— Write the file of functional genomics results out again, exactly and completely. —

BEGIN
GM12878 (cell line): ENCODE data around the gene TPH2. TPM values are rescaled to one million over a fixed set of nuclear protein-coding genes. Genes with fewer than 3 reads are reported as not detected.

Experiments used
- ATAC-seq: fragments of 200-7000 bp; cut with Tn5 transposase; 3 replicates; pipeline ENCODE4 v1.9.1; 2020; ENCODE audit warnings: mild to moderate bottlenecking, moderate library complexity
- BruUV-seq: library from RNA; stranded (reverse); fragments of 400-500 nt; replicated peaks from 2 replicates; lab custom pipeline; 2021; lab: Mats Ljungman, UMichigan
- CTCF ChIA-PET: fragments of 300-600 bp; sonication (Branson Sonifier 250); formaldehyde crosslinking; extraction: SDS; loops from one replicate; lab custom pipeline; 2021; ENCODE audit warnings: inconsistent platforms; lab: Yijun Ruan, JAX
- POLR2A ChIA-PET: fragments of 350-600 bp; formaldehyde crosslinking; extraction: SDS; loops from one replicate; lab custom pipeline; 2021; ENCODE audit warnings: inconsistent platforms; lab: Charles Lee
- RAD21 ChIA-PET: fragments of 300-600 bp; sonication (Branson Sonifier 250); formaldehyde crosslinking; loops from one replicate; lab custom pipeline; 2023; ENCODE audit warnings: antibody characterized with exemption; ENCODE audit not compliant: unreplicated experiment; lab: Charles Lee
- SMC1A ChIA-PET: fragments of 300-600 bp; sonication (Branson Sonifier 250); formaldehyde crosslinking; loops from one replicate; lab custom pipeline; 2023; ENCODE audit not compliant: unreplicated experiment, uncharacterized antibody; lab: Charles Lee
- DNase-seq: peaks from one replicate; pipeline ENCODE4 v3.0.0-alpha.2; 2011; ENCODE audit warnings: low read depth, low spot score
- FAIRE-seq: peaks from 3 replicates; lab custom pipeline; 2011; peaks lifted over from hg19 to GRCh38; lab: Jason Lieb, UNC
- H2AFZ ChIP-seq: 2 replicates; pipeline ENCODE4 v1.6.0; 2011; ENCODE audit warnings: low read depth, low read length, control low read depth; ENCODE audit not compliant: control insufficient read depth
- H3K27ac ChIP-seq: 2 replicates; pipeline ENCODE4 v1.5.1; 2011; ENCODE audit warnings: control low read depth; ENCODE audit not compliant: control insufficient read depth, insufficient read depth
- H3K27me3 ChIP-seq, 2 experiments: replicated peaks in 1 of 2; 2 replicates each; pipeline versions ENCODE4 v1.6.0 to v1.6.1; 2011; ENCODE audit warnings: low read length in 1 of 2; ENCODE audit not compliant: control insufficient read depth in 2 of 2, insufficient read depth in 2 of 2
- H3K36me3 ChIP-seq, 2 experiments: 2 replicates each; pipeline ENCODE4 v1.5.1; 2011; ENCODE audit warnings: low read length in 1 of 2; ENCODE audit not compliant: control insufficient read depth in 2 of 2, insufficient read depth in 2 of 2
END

GM12878 (cell line): ENCODE data around the gene TPH2. TPM values are rescaled to one million over a fixed set of nuclear protein-coding genes. Genes with fewer than 3 reads are reported as not detected.

Experiments used
- ATAC-seq: fragments of 200-7000 bp; cut with Tn5 transposase; 3 replicates; pipeline ENCODE4 v1.9.1; 2020; ENCODE audit warnings: mild to moderate bottlenecking, moderate library complexity
- BruUV-seq: library from RNA; stranded (reverse); fragments of 400-500 nt; replicated peaks from 2 replicates; lab custom pipeline; 2021; lab: Mats Ljungman, UMichigan
- CTCF ChIA-PET: fragments of 300-600 bp; sonication (Branson Sonifier 250); formaldehyde crosslinking; extraction: SDS; loops from one replicate; lab custom pipeline; 2021; ENCODE audit warnings: inconsistent platforms; lab: Yijun Ruan, JAX
- POLR2A ChIA-PET: fragments of 350-600 bp; formaldehyde crosslinking; extraction: SDS; loops from one replicate; lab custom pipeline; 2021; ENCODE audit warnings: inconsistent platforms; lab: Charles Lee
- RAD21 ChIA-PET: fragments of 300-600 bp; sonication (Branson Sonifier 250); formaldehyde crosslinking; loops from one replicate; lab custom pipeline; 2023; ENCODE audit warnings: antibody characterized with exemption; ENCODE audit not compliant: unreplicated experiment; lab: Charles Lee
- SMC1A ChIA-PET: fragments of 300-600 bp; sonication (Branson Sonifier 250); formaldehyde crosslinking; loops from one replicate; lab custom pipeline; 2023; ENCODE audit not compliant: unreplicated experiment, uncharacterized antibody; lab: Charles Lee
- DNase-seq: peaks from one replicate; pipeline ENCODE4 v3.0.0-alpha.2; 2011; ENCODE audit warnings: low read depth, low spot score
- FAIRE-seq: peaks from 3 replicates; lab custom pipeline; 2011; peaks lifted over from hg19 to GRCh38; lab: Jason Lieb, UNC
- H2AFZ ChIP-seq: 2 replicates; pipeline ENCODE4 v1.6.0; 2011; ENCODE audit warnings: low read depth, low read length, control low read depth; ENCODE audit not compliant: control insufficient read depth
- H3K27ac ChIP-seq: 2 replicates; pipeline ENCODE4 v1.5.1; 2011; ENCODE audit warnings: control low read depth; ENCODE audit not compliant: control insufficient read depth, insufficient read depth
- H3K27me3 ChIP-seq, 2 experiments: replicated peaks in 1 of 2; 2 replicates each; pipeline versions ENCODE4 v1.6.0 to v1.6.1; 2011; ENCODE audit warnings: low read length in 1 of 2; ENCODE audit not compliant: control insufficient read depth in 2 of 2, insufficient read depth in 2 of 2
- H3K36me3 ChIP-seq, 2 experiments: 2 replicates each; pipeline ENCODE4 v1.5.1; 2011; ENCODE audit warnings: low read length in 1 of 2; ENCODE audit not compliant: control insufficient read depth in 2 of 2, insufficient read depth in 2 of 2